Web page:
Oil prices rose nearly 2% on Friday as tensions brewed again in the Middle East after a U.S. Navy ship destroyed an Iranian drone in the Strait of Hormuz, a major chokepoint for global crude flows, reports Trend citing to Reuters.
Benchmark crude prices were still on track for their biggest weekly decline in seven weeks, having fallen sharply earlier in the week on hopes for easing Middle East tensions as well as demand concerns and a dwindling storm impact.
Brent crude LCOc1 futures were up $1.17, or 1.9%, at $63.10 a barrel by 0505 GMT. Brent fell 2.7% on Thursday, falling for a fourth straight session, and was set for a weekly drop of more than 5%.
West Texas Intermediate crude CLc1 futures rose 83 cents, or 1.5%, at $56.13 per barrel. They ended 2.6% lower in the previous session, and were headed for a weekly decline of more than 6%.
Indications that the U.S. Federal Reserve will cut rates aggressively to support the economy were also behind Friday’s gains, said Stephen Innes, managing partner at Vanguard Markets.
“The Fed backstop and the report of the U.S. Navy shooting down an Iranian drone are providing a modicum of support for oil markets amidst a very bearish landscape,” he said.
The United States said on Thursday that a U.S. Navy ship had “destroyed” an Iranian drone in the Strait of Hormuz after the aircraft threatened the vessel, but Iran said it had no information about losing a drone.
Also on Thursday, two influential Federal Reserve officials sharpened the public case for acting to support the U.S. economy, reviving bets the central bank may deliver a double-barreled interest rate cut this month.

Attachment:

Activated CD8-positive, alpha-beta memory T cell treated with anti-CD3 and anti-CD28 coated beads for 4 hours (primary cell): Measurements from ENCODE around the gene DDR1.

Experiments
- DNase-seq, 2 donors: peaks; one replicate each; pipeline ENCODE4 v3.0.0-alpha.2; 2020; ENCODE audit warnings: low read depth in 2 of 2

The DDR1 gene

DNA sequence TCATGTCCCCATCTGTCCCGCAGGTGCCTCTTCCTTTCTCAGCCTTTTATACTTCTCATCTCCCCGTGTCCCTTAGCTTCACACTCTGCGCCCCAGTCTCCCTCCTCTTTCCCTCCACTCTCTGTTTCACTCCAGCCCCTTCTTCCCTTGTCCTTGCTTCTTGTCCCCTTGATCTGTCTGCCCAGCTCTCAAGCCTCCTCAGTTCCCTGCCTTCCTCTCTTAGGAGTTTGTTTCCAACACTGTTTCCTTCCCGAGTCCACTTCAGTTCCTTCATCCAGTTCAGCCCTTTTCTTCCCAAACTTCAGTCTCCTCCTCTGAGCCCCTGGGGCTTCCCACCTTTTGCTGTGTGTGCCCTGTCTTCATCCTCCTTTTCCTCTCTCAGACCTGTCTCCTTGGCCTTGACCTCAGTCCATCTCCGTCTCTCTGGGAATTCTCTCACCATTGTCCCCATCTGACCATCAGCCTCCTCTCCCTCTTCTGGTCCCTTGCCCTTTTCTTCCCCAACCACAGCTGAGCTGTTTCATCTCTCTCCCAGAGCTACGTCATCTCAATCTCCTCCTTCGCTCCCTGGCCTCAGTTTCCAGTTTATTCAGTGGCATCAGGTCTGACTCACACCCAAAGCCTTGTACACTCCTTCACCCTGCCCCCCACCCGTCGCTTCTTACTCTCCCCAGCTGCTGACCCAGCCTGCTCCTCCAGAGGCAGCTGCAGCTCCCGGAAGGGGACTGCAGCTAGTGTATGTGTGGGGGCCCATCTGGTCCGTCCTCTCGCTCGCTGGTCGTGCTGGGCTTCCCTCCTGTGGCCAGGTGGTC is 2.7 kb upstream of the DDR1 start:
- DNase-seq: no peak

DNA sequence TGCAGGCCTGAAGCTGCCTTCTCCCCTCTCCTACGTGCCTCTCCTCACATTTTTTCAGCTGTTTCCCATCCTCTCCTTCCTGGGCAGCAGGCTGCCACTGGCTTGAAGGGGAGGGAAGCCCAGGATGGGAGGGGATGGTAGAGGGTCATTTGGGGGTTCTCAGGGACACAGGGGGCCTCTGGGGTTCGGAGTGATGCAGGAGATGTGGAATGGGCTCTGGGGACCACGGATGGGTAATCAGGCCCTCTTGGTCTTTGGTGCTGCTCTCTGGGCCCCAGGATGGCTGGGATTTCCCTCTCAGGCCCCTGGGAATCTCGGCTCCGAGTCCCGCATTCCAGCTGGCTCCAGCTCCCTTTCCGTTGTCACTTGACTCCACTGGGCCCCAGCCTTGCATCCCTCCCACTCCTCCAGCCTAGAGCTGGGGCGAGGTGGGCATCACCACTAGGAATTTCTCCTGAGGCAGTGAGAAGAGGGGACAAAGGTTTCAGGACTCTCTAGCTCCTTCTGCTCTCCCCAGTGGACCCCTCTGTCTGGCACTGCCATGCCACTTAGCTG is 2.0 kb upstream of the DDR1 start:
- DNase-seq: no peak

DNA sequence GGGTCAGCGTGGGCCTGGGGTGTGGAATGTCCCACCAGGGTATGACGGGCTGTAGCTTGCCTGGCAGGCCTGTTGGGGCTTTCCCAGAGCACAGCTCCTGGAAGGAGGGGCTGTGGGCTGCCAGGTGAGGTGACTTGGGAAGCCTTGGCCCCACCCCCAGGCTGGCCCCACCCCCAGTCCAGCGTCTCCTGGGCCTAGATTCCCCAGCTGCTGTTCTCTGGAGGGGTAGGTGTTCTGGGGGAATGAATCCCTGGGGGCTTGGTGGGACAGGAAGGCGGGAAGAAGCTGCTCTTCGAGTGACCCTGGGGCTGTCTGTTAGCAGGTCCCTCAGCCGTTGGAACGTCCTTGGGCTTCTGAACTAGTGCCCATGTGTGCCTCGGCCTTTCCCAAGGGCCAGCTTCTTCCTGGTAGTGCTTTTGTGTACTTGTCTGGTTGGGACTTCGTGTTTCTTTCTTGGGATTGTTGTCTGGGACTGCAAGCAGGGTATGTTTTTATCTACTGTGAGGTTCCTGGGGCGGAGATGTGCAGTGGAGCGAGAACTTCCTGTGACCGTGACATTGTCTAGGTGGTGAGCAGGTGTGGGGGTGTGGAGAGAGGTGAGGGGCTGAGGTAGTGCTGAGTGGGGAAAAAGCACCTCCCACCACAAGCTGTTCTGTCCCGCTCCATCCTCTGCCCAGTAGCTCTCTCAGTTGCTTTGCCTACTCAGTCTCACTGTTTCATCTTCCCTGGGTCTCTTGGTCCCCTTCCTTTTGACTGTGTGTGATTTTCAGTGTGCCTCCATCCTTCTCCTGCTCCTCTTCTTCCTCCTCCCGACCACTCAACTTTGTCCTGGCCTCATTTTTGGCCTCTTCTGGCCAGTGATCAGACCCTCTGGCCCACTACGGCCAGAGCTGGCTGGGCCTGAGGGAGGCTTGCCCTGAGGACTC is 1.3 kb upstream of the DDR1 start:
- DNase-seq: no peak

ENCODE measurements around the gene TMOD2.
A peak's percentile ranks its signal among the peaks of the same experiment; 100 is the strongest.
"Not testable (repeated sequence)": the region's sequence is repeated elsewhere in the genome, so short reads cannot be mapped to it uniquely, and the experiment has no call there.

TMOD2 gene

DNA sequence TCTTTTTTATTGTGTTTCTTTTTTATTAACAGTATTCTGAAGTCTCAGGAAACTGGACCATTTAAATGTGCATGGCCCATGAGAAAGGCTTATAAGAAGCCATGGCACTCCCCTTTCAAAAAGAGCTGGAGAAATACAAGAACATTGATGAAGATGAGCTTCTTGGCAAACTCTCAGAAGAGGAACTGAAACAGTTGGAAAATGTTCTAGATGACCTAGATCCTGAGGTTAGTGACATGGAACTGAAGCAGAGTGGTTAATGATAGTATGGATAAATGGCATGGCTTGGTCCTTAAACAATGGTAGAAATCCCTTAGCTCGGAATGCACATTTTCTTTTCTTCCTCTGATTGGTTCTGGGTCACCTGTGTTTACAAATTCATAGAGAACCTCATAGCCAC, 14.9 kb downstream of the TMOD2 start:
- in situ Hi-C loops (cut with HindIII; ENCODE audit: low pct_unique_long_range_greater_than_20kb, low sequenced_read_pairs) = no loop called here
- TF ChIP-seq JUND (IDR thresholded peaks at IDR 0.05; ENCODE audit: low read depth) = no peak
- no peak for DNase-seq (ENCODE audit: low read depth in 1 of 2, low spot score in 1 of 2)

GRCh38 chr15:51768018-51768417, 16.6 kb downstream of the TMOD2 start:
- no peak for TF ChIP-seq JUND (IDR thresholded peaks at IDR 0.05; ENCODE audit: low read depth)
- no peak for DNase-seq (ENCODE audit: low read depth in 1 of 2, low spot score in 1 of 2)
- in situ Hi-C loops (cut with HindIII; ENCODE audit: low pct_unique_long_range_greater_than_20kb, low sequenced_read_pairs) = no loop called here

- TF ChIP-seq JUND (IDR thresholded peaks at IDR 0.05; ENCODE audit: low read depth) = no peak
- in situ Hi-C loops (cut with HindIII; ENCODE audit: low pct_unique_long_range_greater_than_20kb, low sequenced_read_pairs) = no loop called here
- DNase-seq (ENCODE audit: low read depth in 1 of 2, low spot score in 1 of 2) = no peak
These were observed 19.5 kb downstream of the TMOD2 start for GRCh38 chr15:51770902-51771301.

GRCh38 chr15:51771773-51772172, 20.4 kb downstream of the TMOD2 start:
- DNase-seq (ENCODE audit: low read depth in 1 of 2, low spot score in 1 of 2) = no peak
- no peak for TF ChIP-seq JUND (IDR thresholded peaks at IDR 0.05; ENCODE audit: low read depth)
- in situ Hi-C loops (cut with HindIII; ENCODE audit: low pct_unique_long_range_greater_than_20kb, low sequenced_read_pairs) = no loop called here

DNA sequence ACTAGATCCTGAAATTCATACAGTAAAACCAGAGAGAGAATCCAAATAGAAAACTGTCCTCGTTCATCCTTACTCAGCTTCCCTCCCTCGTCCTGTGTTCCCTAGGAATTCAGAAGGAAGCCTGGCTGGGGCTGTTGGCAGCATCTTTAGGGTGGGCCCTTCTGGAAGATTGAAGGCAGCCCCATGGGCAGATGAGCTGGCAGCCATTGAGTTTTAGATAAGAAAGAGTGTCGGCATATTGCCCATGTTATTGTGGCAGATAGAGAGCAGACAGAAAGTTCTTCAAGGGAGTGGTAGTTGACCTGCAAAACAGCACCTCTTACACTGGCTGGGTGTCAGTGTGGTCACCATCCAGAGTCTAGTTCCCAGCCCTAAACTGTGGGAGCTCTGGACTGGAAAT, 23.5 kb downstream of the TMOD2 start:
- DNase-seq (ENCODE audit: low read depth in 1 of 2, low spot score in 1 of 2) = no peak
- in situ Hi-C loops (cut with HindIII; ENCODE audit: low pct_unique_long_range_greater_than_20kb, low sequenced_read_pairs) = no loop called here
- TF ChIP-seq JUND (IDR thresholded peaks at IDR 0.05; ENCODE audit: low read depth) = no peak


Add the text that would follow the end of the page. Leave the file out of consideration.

MAP: Iran's guards say they seized a foreign oil tanker in the Gulf - tmsnrt.rs/32tzK6J
Still, the longer-term outlook for oil has grown increasingly bearish.
The International Energy Agency (IEA) is reducing its 2019 oil demand growth forecast to 1.1 million barrels per day (bpd) from 1.2 million bpd previously due to a slowing global economy amid a U.S.-China trade spat, its executive director said on Thursday.
The IEA may cut further if the global economy and especially China shows further weakness, Fatih Birol told Reuters.
“We do believe that oil market fundamentals are at an inflection point. Non-OPEC supply will grow by over 2 million bpd in 2020, while demand growth is weak,” said Jason Gammel, analyst at Jefferies.
“The OPEC+ decision to extend production cuts should be sufficient to draw down OECD inventories through the end of the year, but these cuts will need to be extended through 2020 just to keep the oil market near balance.”
Speculators have exited options positions that could have provided exposure to higher prices in the next several years, market participants said on Thursday.
U.S. offshore oil and gas production has continued to return to service since Hurricane Barry passed through the Gulf of Mexico last week, triggering platform evacuations and output cuts.